Your home, your food, your car
Where emissions cuts are going to have to come from
By ARNAU BUSQUETS GUÀRDIA and AMERICA HERNANDEZ
Getting to net zero emissions by 2050 will require massive changes in nearly all aspects of our lives. Most of today’s greenhouse gases come from power production and transportation, but there are also significant contributions from industry, commercial and residential fuel combustion and agriculture. All of those emissions have to flatline in only three decades.
Greenhouse gas emissions by sector in EU countries plus the U.K. in 2016, in millions of tons of CO2-equivalent:
How to speak Green Deal: A glossary
Don’t know your Just Transition Fund from your InvestEU? A cheat sheet.
By KALINA OROSCHAKOFF and PAUL DALLISON
The Green Deal is, in the European Commission’s ponderous vernacular: “a new growth strategy that aims to transform the EU into a fair and prosperous society, with a modern, resource-efficient and competitive economy where there are no net emissions of greenhouse gases in 2050 and where economic growth is decoupled from resource use.”
Sounds lovely, but it comes with a lot of terminology and buzzwords. Fear not! POLITICO’s got you covered.
Circular economy: The Commission’s “Circular Economy Action Plan for a Cleaner and More Competitive Europe” is one of the main thrusts of the Green Deal. It’s a push for sustainable consumption and keeping resources “in the EU economy for as long as possible.” Quiet at the back, single-use plastics industry!
Climate Law:The legislation meant to make the bloc’s 2050 goal of slashing greenhouse gas emissions to net-zero legally binding. Also, the stuff that EU dreams are made of: lots of technical details, lots of politics and lots for MEPs and EU countries to fight about until they strike a deal.
EIB public sector loan facility: One of the three parts (or pillars, if you prefer) of the Just Transition Mechanism (see below). A mix of cash from the EU budget and loans from the European Investment Bank to “support the transition towards a climate-neutral economy by public sector authorities.” There’s a song about the EIB (no, really) that’s a mix of heavy metal and music hall. It’s bad.
Emissions: Ursula Von der Leyen has asked EU countries to cut emissions so deeply and so fast in just a decade that it would be roughly the same as shutting down Germany. Which begs the question: Why don’t we just shut down Germany? Angela Merkel might even agree: she’s trying to salvage her reputation as the ‘Climate Chancellor’ by getting all EU members, including coal-reliant Poland, to back a higher 2030 climate goal by the end of the year.
Hydrogen: The latest hot new energy trend in Brussels, Berlin and Paris. All the cool kids are using it. “The share of hydrogen in Europe’s energy mix is projected to grow from the current less than 2% to 13-14% by 2050,” according to a draft Commission strategy. But the EU is a long way behind China, Japan and the U.S. when it comes to tapping its potential.
InvestEU: Sounds like the subject line of an email from a wayward royal telling you there are millions of dollars unclaimed in a Western Union account and he can help you get it out — all he needs is a small cash advance or a bank account number to complete the wire transfer! But it’s actually another part of the Just Transition Mechanism (see below). InvestEU is an umbrella term for EU funding schemes, with the Green Deal cash being just one of many.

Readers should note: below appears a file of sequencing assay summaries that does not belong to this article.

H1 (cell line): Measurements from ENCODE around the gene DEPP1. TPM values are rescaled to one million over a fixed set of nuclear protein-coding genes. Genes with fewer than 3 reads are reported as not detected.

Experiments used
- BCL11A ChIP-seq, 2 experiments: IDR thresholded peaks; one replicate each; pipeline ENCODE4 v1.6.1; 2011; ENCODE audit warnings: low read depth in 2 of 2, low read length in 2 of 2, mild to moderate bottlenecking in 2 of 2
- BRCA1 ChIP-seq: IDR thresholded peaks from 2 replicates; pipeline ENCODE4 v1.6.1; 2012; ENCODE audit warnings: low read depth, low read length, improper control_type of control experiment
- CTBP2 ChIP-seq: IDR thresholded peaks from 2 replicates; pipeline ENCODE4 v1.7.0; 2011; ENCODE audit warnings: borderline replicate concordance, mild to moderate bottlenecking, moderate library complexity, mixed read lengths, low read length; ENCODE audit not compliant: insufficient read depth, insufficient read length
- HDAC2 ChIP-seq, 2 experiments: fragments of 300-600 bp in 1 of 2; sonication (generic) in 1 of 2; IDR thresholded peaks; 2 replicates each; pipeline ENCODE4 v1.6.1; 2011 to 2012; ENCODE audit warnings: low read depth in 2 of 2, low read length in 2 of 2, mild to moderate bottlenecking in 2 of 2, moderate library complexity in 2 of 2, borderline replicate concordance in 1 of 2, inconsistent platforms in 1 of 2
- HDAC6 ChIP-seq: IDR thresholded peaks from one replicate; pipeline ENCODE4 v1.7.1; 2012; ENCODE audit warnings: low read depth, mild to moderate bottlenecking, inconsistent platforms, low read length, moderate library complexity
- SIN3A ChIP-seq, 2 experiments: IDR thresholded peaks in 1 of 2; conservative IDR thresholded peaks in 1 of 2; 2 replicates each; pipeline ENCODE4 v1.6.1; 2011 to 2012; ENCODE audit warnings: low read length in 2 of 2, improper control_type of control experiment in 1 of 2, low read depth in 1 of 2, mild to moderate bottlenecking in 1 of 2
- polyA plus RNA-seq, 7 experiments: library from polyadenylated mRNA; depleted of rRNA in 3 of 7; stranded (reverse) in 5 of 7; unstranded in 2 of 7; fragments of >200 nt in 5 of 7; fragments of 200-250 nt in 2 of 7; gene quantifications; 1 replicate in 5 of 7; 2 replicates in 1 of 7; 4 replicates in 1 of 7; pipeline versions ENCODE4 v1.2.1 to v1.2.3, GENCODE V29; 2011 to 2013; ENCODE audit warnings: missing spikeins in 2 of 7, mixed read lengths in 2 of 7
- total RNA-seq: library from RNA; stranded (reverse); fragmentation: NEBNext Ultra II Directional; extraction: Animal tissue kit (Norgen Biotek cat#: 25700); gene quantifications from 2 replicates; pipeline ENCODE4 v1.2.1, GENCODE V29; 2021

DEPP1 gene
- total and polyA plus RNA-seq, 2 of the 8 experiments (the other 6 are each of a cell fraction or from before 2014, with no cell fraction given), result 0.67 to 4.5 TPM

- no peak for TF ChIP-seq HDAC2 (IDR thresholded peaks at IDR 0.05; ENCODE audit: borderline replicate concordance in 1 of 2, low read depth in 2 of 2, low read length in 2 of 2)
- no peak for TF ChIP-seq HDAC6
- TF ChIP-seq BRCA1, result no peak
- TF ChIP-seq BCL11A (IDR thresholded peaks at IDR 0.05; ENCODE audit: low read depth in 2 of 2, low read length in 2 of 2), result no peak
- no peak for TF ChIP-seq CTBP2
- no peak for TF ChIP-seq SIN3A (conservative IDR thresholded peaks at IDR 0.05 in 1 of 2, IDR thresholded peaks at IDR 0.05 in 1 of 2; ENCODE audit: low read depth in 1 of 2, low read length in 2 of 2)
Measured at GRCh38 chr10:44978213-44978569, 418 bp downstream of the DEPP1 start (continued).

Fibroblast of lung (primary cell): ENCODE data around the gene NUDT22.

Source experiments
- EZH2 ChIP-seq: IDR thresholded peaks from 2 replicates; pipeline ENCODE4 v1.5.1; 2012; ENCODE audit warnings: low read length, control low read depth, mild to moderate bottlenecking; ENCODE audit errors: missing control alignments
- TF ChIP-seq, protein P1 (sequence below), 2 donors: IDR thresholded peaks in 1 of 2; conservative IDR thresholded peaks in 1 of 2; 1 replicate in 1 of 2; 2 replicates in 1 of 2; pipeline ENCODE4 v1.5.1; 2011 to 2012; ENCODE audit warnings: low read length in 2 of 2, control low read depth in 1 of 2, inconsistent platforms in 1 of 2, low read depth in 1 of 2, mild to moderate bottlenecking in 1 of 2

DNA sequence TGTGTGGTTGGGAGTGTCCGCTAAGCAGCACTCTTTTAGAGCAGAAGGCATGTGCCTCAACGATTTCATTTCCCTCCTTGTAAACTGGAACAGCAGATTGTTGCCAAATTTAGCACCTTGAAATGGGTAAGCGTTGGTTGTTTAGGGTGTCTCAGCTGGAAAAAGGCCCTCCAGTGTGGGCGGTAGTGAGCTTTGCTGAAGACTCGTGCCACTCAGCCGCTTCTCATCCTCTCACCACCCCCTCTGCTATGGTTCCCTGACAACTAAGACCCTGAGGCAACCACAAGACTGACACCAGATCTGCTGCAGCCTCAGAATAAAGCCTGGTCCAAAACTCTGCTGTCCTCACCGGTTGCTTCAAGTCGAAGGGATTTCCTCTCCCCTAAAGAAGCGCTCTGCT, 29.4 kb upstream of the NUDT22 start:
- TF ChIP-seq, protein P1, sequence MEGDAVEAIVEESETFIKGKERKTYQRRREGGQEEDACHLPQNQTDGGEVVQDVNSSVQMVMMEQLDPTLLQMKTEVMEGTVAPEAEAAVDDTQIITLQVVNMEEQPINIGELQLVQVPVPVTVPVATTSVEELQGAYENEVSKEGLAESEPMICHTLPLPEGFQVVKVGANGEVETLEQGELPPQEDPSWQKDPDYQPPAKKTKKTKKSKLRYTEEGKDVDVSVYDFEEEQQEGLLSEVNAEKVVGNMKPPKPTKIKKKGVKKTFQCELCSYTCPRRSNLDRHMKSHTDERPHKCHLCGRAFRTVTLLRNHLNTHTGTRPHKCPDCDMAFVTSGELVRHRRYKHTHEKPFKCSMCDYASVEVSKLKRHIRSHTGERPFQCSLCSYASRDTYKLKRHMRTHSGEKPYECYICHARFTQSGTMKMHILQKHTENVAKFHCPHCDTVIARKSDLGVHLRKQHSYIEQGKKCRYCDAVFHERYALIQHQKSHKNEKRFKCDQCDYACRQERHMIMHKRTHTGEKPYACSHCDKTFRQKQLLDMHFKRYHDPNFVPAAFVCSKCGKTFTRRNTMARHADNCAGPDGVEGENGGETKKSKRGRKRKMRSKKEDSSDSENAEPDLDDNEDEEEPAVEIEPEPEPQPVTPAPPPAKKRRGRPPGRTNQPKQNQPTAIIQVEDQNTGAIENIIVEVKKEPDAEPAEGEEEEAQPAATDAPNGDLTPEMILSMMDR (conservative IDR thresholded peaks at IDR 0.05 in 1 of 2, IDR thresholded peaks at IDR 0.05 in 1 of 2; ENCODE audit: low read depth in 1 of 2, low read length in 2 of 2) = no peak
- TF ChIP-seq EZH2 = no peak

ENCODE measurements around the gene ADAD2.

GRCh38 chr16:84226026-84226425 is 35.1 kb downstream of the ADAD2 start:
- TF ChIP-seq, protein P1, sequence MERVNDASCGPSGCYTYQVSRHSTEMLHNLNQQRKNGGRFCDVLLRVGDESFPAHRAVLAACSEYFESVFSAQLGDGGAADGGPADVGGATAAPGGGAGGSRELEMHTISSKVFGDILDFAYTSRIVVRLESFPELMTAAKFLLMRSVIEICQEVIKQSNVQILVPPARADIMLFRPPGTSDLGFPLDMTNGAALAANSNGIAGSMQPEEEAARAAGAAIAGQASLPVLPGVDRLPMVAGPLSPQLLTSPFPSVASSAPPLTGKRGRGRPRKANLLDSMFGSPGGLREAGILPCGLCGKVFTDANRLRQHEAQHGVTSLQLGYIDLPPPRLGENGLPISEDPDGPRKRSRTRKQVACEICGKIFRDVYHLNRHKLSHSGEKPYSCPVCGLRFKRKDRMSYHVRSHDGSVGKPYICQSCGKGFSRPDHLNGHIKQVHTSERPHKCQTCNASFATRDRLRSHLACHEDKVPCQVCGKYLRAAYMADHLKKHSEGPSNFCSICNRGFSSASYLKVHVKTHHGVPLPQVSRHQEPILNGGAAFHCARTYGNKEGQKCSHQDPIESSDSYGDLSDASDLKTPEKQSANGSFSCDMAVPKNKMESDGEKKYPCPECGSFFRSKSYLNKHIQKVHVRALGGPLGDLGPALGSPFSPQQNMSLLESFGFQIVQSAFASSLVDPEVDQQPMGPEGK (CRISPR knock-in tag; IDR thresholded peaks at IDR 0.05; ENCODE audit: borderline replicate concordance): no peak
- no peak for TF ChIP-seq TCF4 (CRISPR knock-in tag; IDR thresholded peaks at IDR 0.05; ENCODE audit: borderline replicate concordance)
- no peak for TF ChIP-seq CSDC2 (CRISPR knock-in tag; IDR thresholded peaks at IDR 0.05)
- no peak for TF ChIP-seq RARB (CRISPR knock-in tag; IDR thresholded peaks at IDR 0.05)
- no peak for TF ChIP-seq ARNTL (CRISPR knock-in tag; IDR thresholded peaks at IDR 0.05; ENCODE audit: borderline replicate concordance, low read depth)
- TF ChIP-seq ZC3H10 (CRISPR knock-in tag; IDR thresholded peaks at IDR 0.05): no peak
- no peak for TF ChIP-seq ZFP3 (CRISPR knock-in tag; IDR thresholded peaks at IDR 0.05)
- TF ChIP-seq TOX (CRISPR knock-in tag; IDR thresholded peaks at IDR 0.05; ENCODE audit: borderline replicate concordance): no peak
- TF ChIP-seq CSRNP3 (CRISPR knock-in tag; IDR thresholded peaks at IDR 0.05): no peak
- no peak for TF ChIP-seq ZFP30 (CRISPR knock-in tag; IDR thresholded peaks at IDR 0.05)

Just Transition Fund: Yet another part of the Just Transition Mechanism. The fund is there to help “support the economic diversification and reconversion of the territories concerned” — and, one suspects, because it wouldn’t be the EU if there weren’t two things that sound the same but aren’t quite the same.
Just Transition Mechanism:A pot of cash to help deal with the economic fallout from the transition to a cleaner Europe. According to the Commission, it will focus on “the regions, industries and workers who will face the greatest challenges.” Rejected names believed to have included “Money for Polish Coal Miners Mechanism” and “(Not) Just (Any Old) Transition Mechanism.”
Paris Agreement: Global climate pact that has its eyes firmly fixed on mid-century, when experts say humans need to all but eliminate greenhouse-gas emissions to avoid the worst effects of global warming. Experts are divided on which is worse: climate apocalypse or Netflix show “Emily in Paris.”
Schulze, Svenja: The German environment minister who is tasked with leading negotiations among EU countries on climate. A recent guest on POLITICO’s EU Confidential podcast.
Thunberg, Greta: Youth climate strikers, including their figurehead Thunberg, have emerged as a major political force in the climate fight, especially in Europe. Was allowed into the European Parliament in Brussels in April, despite a coronavirus-inspired ban on access to the building. Used the subsequent press conference to call the EU Climate law a “surrender.” Mic drop!
Timmermans, Frans: The Commission’s main man on the Green Deal. Not to be confused with Hans Brusselmans.
Von der Leyen, Ursula: There was precious little in the German’s pre-Commission career that hinted at a future pushing tough climate targets. But she’s used climate as a bargaining chip to win over left-leaning groups, and has made the Green Deal the centerpiece of her presidency. Also, was once lifted out of a bin by the actor Hugh Jackman.